The fact that the boats are registered in St. Louis is of no importance in the case at bar, where the other facts, admitted so clearly, fix the situs or locality of the property in a foreign jurisdiction. The place of registration is a fact which is necessarily indeterminate as it respects locality of property for purposes of taxation. The act of Congress requires ships and vessels to be registered by the collector of the district, in which shall be comprehended the port to which such ship or vessel shall belong at the time of her registry, which port shall be deemed to be that at, or nearest to which, the owner, if there be but one, or, if more than one, the husband or acting and managing owner of such vessel usually resides--1 Stat. 288, § 3.

The port or place of registration is manifestly of no consequence in determining the situs of a vessel for the purposes of taxation. If this circumstance could fix the locality of the property, all the ferry boats in the State that are registered in the State would be liable to a tax here; or a boat plying between places within the State of Illinois, and wholly within its jurisdiction, would, on the same principle, be taxable in St. Louis, if this were the port nearest to which the owner (although a citizen of Illinois) resided.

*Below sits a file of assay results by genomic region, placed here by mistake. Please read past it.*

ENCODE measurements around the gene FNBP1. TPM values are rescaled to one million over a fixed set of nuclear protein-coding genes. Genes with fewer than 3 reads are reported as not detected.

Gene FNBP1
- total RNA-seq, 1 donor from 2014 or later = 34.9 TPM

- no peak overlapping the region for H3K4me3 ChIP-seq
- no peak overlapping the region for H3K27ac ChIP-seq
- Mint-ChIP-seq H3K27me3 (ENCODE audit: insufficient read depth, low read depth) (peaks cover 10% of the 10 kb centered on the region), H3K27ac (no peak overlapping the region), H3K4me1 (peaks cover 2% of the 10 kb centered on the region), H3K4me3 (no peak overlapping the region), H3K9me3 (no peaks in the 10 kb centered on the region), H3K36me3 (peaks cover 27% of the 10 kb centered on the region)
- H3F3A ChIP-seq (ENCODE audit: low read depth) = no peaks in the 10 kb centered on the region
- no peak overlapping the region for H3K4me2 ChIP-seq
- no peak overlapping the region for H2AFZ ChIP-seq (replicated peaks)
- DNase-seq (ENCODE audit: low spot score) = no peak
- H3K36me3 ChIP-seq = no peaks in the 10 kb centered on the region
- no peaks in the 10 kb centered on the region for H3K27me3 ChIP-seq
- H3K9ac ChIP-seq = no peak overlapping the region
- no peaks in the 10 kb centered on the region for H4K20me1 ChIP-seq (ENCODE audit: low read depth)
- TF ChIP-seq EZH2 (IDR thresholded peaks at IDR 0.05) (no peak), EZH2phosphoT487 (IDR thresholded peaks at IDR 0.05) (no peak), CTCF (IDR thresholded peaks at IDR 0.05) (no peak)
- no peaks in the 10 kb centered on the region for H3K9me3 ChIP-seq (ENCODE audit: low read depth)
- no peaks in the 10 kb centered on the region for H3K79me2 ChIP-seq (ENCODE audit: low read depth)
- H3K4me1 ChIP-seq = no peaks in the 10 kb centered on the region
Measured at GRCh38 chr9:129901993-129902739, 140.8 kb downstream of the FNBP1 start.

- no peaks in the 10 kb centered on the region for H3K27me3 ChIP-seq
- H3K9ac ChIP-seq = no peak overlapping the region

All the property of the company within the city pays a tax, and it pays to the city $2,000 every six months upon a ferry license--Ordinances 1866, p. 395.

HOLEMS, Judge, delivered the opinion of the court.

The cause was submitted to the court below upon an agreed state of facts. Judgment was given for the defendant, and the plaintiff brings the case up by appeal.

The substantial question is, whether the ferry boats of this company plying between the city and the Illinois shore, across the river, are subject to taxation here for city purposes as personal property situated within the city limits.

The company was chartered by the Legislature of Illinois, and had a principal office in this city, where the president and other chief officers, including the treasurer, reside, and also another office and place of business on the opposite shore in Illinois, where the superintendent, engineers and other minor officers and agents reside, and where the warehuses, machine shops, and some other property of the company were located, and where the boats were laid up when not in actual use. The wharf boat, permanently located at the city wharf, was admitted to be subject to taxation here. The property was assessed, the tax bills made out, and the...